News: Poorest working Families struggle to Put Food on the Table

Over a third of working parents on low incomes have regularly skipped meals due to a lack of money, and almost half have fallen behind on household bills, according to new research from the Living Wage Foundation.

Polling conducted by Survation, polled 1,016 UK parents working full time and earning less than the real Living Wage, found:

  • 37% said they had skipped meals regularly for financial reasons
  • 43% said they had fallen behind on household bills
  • 29% said they had fallen behind on their mortgage or rent payments
  • 37% of respondents had topped up their monthly income with a credit card or loan
  • 22% had taken out a payday loan to cover essential purchases
  • 51% had borrowed money from a friend or relative
  • 30% had walked to work as they couldn't afford the travel fare
  • 55% had to decline a social invitation due to lack of cash
Graphic - life on low pay

A real Living Wage

This report follows news earlier this month that there is still a significant gap between the government's ‘National Living Wage ‘and the real Living Wage. On April 1st the government minimum wage for the over 25s, the ‘National Living Wage,’ was raised from £7.50 to £7.83 an hour. However, analysis conducted by the Living Wage Foundation found that someone working full-time on this wage would be almost £1,800 a year worse off than someone earning the real Living Wage of £8.75, based on the cost of living [1]. Further analysis found that £1,800 could pay for more than six months’ food and drink bills for an average household [2], Over a year’s average gas and electricity bills [3], or almost 3 months' average rent [4].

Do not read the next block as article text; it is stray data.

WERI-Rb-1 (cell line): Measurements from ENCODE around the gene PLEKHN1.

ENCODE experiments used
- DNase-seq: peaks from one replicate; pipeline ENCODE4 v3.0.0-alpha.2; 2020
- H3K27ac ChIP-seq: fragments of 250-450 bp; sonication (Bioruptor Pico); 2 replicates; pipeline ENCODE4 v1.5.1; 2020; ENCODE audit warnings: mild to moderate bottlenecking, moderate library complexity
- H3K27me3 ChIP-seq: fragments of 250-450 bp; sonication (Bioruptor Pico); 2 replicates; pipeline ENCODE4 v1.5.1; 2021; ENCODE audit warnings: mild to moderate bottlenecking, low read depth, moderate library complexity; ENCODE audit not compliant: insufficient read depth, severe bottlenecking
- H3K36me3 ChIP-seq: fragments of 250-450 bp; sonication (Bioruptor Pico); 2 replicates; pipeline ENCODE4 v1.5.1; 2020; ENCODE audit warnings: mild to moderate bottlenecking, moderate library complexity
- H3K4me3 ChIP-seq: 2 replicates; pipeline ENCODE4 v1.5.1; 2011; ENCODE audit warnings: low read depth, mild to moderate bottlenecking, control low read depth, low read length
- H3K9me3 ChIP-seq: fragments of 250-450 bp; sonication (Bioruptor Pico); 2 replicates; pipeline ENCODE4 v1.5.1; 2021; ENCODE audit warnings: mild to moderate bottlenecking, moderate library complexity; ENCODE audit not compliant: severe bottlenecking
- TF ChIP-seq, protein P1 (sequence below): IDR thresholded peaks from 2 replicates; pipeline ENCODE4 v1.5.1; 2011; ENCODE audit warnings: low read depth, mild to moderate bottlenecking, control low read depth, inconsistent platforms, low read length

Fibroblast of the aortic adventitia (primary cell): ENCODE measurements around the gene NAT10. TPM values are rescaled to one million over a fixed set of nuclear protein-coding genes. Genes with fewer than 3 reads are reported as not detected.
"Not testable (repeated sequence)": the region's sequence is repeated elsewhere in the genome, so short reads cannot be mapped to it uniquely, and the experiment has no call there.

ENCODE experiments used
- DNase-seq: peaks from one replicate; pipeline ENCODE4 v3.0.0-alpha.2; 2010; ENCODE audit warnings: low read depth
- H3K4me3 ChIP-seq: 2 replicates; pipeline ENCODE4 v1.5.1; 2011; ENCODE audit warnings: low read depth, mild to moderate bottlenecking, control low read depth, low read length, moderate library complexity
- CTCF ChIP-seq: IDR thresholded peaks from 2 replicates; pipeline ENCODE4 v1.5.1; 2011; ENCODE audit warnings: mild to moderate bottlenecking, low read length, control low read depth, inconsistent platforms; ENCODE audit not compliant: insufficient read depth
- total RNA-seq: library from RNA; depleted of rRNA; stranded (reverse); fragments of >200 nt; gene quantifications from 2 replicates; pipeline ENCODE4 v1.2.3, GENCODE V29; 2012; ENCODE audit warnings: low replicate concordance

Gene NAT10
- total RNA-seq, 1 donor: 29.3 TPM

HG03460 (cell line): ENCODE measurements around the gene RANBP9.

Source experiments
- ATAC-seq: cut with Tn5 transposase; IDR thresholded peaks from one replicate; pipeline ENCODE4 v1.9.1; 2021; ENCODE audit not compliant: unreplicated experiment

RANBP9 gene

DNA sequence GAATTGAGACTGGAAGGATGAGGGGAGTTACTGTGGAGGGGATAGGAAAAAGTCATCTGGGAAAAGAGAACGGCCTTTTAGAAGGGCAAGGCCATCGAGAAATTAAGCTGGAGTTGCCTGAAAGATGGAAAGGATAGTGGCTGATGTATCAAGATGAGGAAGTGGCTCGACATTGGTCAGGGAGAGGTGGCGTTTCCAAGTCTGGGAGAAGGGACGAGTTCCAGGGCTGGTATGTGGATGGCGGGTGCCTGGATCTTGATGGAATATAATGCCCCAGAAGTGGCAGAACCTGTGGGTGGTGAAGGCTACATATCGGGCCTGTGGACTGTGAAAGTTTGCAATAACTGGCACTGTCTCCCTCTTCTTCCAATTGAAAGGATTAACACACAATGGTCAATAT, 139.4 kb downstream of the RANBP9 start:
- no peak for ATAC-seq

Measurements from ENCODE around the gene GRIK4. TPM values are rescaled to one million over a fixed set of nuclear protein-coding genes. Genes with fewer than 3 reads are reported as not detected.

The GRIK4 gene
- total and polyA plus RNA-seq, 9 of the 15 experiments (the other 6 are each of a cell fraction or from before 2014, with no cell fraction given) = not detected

Tess Lanning, Director of the Living Wage Foundation, said:

“These findings reveal the desperate choices low paid families have to make, and show why it’s so important that more employers take a stand by paying the real Living Wage, based on what they need to live, not just the government minimum.”




This briefing sets out the findings from our polling with parents working full time but still not earning a wage they can live on. It highlights the difficult choices faced by workers earning little more than the government minimum across all areas of their lives.

Download /life-low-pay


  1. These calculations are based on working for 37.5 hours a week, for 52 weeks. £8.75 x 37.5 x 52 = £17,062.50 for someone earning the real Living Wage, compared to £15,269 for a full time worker, over the age of 25 (and therefore eligible for the National Living Wage), earning the government’s new National Living Wage rate of £7.83.
  2. Average weekly household food and drink bill is £58.00 x 52 weeks = annual food and drink bill of £3,016. Half of this is £1,508
  3. Combined prepayment average gas and electricity bill = £1,250. (DECC Quarterly energy prices, 2017
  4. In 2016-17, the average private rent outside London was £158 per week. Eleven weeks (nearly 3 months) private rent is therefore £1,738